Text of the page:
G.K. Misra, C.J.
1. The petitioner, Messrs Gill Brothers, contractors at Umerkote in the district of Koraput, is a partnership concern. It has been assessed to sales tax for the quarters ending 30th September, 1960, to 30th September, 1961.
N.S. Gill, R.S. Gill and M.S. Gill are three brothers. The petitioner's case is that during the relevant period the business was carried on by Mr. N.S. Gill in his individual capacity and that there was no partnership amongst the three brothers, and that in respect of the liability of Mr. N.S. Gill the partnership of Messrs Gill Brothers cannot be assessed. The partnership of Messrs Gill Brothers came into existence on 14th June, 1961, and was registered in the sales tax department on 17th July, 1961.
2. The assessing officer assessed the petitioner on the finding that supplies of metals were made in' the name of Mr. N.S. Gill who happens to be the partner of the firm. He did not examine the matter carefully and did not formulate the points that arose for consideration.
3. The following points arise for determination:
(i) Was there a partnership of three brothers under the name and style of Messrs N.S. Gill during the relevant period, or whether the business so run was in the individual capacity of Mr. N.S. Gill ?
(ii) Whether the partnership of Messrs Gill Brothers carried on and continued the business of Messrs N.S. Gill, if there was any such partnership?
4. The assessing officer, without fully understanding the problem in issue, simply said that Mr. N.S. Gill was supplying the metals and as he was a partner of the firm of Messrs Gill Brothers, the partnership would be assessed to sales tax during the relevant period.
5. The matter was more closely scrutinised by the Assistant Commissioner of Sales Tax who constitutes the first appellate authority. He looked into the copy of the agreement No. 77 of 1959-60 entered into with the Dandakaranya Project Authorities. The cover of that agreement contained the name of the contractor as Messrs N.S. Gill. He made some enquiries from the Executive Engineer concerned, who revealed to him that the agreement was entered into by the said authorities with Messrs N.S. Gill and not with Mr. N.S. Gill in his individual capacity. He also took into consideration a further feature that Mr. R.S. Gill, one of the brothers who was a partner of the subsequent partnership, used to receive payments from the Executive Engineer on behalf of Messrs N.S. Gill. Keeping these features in view, the Assistant Commissioner came to the conclusion that Messrs N.S. Gill was a partnership concern of all the three brothers, and the subsequent partnership involved a mere change of name, without any change of business, and could be legally assessed to sales tax in respect of the transactions of the earlier partnership. Doubtless the first appellate authority did not express his conclusion in the way we have put it, but in essence it was so.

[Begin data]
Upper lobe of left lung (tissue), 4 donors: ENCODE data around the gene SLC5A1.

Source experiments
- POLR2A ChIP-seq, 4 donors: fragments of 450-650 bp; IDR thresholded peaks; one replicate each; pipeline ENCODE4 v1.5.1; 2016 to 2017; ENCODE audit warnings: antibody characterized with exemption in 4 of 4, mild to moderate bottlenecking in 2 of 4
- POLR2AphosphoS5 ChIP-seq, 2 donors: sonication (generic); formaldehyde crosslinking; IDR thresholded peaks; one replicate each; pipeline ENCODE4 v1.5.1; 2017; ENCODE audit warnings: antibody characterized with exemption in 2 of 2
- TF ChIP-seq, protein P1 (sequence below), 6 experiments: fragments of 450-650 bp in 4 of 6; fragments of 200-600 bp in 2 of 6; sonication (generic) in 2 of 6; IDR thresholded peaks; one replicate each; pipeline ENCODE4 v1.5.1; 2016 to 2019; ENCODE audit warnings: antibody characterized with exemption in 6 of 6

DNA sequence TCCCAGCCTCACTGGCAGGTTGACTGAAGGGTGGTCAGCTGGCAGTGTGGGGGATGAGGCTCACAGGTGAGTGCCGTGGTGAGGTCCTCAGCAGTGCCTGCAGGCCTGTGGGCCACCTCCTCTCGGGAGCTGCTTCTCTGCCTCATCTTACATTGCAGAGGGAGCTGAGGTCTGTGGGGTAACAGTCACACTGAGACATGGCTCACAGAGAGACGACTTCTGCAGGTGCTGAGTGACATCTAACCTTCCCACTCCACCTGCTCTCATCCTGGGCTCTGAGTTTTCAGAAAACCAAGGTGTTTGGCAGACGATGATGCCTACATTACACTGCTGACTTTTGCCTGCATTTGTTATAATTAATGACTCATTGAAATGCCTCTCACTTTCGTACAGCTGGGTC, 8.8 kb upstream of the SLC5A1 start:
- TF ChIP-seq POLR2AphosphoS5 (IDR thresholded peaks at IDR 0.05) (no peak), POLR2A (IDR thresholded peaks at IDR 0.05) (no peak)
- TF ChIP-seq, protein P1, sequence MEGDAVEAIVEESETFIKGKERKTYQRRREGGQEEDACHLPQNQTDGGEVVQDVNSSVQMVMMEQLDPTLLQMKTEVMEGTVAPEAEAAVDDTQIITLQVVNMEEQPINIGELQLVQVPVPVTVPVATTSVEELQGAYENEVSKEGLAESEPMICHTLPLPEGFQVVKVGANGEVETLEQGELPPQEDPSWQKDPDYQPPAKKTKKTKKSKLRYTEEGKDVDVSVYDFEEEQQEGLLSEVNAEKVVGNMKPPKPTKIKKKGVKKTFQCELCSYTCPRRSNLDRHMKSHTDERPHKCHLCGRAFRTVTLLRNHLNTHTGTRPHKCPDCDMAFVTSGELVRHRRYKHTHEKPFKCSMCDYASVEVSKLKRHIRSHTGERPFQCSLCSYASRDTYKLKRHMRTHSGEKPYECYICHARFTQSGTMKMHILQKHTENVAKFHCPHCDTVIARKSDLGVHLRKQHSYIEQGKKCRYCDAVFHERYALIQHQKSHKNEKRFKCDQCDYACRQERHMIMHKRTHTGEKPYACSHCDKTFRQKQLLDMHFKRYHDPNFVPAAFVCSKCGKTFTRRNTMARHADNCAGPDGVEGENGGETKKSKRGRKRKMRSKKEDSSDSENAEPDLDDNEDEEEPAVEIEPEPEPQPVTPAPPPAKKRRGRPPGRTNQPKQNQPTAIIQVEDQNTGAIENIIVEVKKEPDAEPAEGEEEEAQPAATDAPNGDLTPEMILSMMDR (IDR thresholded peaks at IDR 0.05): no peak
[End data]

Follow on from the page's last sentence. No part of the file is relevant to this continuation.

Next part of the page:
6. The assessing authorities should not have overlooked the concept of 'partnership' as defined in the Partnership Act and the necessary evidence in support of the conclusion that a partnership had come into being. Section 4 of the Partnership Act defines a partnership as relation between persons who have agreed to share the profits of a business carried on by all or any of them acting for all. The various features relied on by the first appellate authority should be examined in order to come to a finding whether, in fact, there was a partnership or whether an inference as to the existence of partnership was made merely because of the relationship among the three partners as brothers.